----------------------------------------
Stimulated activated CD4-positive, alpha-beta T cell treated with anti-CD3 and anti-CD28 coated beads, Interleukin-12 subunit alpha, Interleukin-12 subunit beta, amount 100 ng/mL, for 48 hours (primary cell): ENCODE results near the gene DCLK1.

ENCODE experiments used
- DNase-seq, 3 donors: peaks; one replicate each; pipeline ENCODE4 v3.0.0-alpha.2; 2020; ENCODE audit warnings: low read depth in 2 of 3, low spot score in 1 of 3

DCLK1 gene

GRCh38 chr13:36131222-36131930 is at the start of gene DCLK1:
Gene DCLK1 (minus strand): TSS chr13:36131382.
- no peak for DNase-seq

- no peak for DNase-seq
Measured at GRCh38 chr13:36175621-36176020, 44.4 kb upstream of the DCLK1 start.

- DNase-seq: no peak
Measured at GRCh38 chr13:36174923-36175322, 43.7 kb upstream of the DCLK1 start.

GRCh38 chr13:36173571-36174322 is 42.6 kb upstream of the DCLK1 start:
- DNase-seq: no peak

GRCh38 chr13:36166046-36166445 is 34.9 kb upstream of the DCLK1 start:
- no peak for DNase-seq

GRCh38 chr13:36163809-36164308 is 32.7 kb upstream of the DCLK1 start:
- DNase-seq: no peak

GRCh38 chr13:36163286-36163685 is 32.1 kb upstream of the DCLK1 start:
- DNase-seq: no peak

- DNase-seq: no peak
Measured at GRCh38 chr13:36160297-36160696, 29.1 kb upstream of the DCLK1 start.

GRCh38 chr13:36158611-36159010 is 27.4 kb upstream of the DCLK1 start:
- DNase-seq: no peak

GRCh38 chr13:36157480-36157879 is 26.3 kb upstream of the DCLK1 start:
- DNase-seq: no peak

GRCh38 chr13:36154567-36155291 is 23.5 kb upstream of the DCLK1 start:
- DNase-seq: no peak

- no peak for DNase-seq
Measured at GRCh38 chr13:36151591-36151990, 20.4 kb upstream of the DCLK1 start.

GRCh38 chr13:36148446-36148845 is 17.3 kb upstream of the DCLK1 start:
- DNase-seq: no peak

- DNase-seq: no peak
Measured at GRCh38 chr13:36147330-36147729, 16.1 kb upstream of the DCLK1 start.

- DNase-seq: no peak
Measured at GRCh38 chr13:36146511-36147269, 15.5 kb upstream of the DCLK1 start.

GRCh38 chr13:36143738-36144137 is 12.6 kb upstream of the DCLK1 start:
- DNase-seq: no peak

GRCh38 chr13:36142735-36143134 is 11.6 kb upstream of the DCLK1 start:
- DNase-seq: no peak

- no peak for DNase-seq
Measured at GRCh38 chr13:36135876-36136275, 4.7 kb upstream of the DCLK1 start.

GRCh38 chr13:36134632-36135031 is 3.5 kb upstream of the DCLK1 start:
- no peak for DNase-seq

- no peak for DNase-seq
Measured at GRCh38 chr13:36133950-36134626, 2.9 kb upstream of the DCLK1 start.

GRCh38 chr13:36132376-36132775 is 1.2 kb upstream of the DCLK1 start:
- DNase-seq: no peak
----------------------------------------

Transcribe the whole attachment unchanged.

Stimulated activated CD4-positive, alpha-beta T cell treated with anti-CD3 and anti-CD28 coated beads, Interleukin-12 subunit alpha, Interleukin-12 subunit beta, amount 100 ng/mL, for 48 hours (primary cell): ENCODE results near the gene DCLK1.

ENCODE experiments used
- DNase-seq, 3 donors: peaks; one replicate each; pipeline ENCODE4 v3.0.0-alpha.2; 2020; ENCODE audit warnings: low read depth in 2 of 3, low spot score in 1 of 3

DCLK1 gene

GRCh38 chr13:36131222-36131930 is at the start of gene DCLK1:
Gene DCLK1 (minus strand): TSS chr13:36131382.
- no peak for DNase-seq

- no peak for DNase-seq
Measured at GRCh38 chr13:36175621-36176020, 44.4 kb upstream of the DCLK1 start.

- DNase-seq: no peak
Measured at GRCh38 chr13:36174923-36175322, 43.7 kb upstream of the DCLK1 start.

GRCh38 chr13:36173571-36174322 is 42.6 kb upstream of the DCLK1 start:
- DNase-seq: no peak

GRCh38 chr13:36166046-36166445 is 34.9 kb upstream of the DCLK1 start:
- no peak for DNase-seq

GRCh38 chr13:36163809-36164308 is 32.7 kb upstream of the DCLK1 start:
- DNase-seq: no peak

GRCh38 chr13:36163286-36163685 is 32.1 kb upstream of the DCLK1 start:
- DNase-seq: no peak

- DNase-seq: no peak
Measured at GRCh38 chr13:36160297-36160696, 29.1 kb upstream of the DCLK1 start.

GRCh38 chr13:36158611-36159010 is 27.4 kb upstream of the DCLK1 start:
- DNase-seq: no peak

GRCh38 chr13:36157480-36157879 is 26.3 kb upstream of the DCLK1 start:
- DNase-seq: no peak

GRCh38 chr13:36154567-36155291 is 23.5 kb upstream of the DCLK1 start:
- DNase-seq: no peak

- no peak for DNase-seq
Measured at GRCh38 chr13:36151591-36151990, 20.4 kb upstream of the DCLK1 start.

GRCh38 chr13:36148446-36148845 is 17.3 kb upstream of the DCLK1 start:
- DNase-seq: no peak

- DNase-seq: no peak
Measured at GRCh38 chr13:36147330-36147729, 16.1 kb upstream of the DCLK1 start.

- DNase-seq: no peak
Measured at GRCh38 chr13:36146511-36147269, 15.5 kb upstream of the DCLK1 start.

GRCh38 chr13:36143738-36144137 is 12.6 kb upstream of the DCLK1 start:
- DNase-seq: no peak

GRCh38 chr13:36142735-36143134 is 11.6 kb upstream of the DCLK1 start:
- DNase-seq: no peak

- no peak for DNase-seq
Measured at GRCh38 chr13:36135876-36136275, 4.7 kb upstream of the DCLK1 start.

GRCh38 chr13:36134632-36135031 is 3.5 kb upstream of the DCLK1 start:
- no peak for DNase-seq

- no peak for DNase-seq
Measured at GRCh38 chr13:36133950-36134626, 2.9 kb upstream of the DCLK1 start.

GRCh38 chr13:36132376-36132775 is 1.2 kb upstream of the DCLK1 start:
- DNase-seq: no peak